Neulander quickly attracted a wide following. "He was always a leader," says a synagogue member. "He had this awesome, quiet power." Few congregants, however, knew how he had come to use it. When Elaine Soncini's husband was dying of leukemia in 1992, a friend suggested that she call Neulander. He showed up at the hospital hours before her husband's death. Soncini, now 51, recalls being scared and angry: "I said, 'I want a message [from God].' And [Neulander] said, 'Maybe I'm the messenger.' " After officiating at the funeral, Neulander repeatedly called to check on Soncini, then asked her to lunch. Just weeks after her husband's death, she says, they began an affair.

To those who knew him, Neulander hardly seemed the type. "It was a tremendous shock," says Carol's brother Edward Lidz. "This was a very close family." When he would walk among the congregation during services, Neulander would often stop to kiss his wife or publicly compliment her. "If he was living a lie," says one congregant, "he was certainly doing his best to hide it."

Soncini told police she saw the rabbi almost every afternoon but that shortly before the murder she had told him she planned to break off the affair and find a man who wasn't married. "Trust me," she told police he responded. "Something will happen by the end of the year."

The rabbi's regular racquetball partner, Myron Levin, 72, who has a criminal record, says Neulander was more specific with him. Levin reportedly told a grand jury that just weeks before Carol's slaying, Neulander had told him, "I wish I would come home one day and find my wife dead on the floor," then asked if Levin could arrange to have her killed. Neulander, whose attorney denies he made such a statement or request, has repeatedly maintained he had nothing to do with the murder. "The thought of killing my wife is both inconceivable and repulsive," he said at a 1995 press conference.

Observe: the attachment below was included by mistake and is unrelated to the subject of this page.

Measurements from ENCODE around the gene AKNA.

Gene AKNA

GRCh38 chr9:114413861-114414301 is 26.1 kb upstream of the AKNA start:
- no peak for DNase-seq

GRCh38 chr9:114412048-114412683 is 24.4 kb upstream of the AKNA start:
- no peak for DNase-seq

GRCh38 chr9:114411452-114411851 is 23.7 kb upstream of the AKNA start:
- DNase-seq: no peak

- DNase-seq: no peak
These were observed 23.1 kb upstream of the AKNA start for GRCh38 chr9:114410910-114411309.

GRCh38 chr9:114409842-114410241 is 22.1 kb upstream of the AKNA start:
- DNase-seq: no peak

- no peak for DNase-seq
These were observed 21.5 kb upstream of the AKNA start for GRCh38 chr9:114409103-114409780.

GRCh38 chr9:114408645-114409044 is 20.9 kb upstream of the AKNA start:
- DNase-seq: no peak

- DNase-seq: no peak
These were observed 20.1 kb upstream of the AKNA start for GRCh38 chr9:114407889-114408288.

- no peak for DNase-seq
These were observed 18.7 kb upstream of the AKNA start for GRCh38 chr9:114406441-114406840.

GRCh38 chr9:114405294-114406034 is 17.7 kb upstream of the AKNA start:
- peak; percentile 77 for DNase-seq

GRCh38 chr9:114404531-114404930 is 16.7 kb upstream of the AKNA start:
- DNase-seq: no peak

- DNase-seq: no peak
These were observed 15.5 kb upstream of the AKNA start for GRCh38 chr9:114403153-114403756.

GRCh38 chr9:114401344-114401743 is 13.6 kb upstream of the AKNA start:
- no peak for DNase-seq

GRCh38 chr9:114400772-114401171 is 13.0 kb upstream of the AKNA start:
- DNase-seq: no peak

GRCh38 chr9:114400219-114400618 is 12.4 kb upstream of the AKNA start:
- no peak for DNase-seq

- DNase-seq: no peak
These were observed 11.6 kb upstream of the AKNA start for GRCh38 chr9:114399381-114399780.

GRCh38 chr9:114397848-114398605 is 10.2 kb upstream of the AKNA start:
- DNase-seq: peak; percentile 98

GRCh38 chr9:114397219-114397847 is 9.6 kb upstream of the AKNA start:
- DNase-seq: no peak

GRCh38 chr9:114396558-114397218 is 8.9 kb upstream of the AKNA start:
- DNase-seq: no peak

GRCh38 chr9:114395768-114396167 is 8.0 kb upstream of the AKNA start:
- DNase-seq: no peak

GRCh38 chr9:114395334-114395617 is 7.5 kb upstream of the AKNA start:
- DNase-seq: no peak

Though Neulander's presence at the temple the night of the murder gave him a solid alibi—and a November 1997 grand jury failed to indict him—police continued to suspect he was behind his wife's death and painstakingly pursued an investigation. Finally, on Sept. 10, they arrested him.

"The evidence is both compelling and overwhelming," says Camden County prosecutor Lee Solomon, though he refused to be specific. "I'm not trying to be evasive," he says. "We are limited as to what we are permitted to say about a case pretrial." Lawyers for Neulander hope to learn more by means of two recently filed motions—one requesting that the prosecution show probable cause, the other calling for an early indictment so the state will be forced to lay out its case.

Neulander is free on $400,000 bail awaiting an Oct. 23 hearing on defense motions, and, according to his attorney Jeffrey Zucker, his children are standing by him. Other relatives, though, appear to be reserving judgment. "This is like a raw edge that never goes away. It demands closure," says Ed Lidz of Neulander's arrest. "If he's guilty, then justice needs to be served."

Thomas Fields-Meyer
Julia Campbell in Cherry Hill

  • Contributors:
  • Julia Campbell.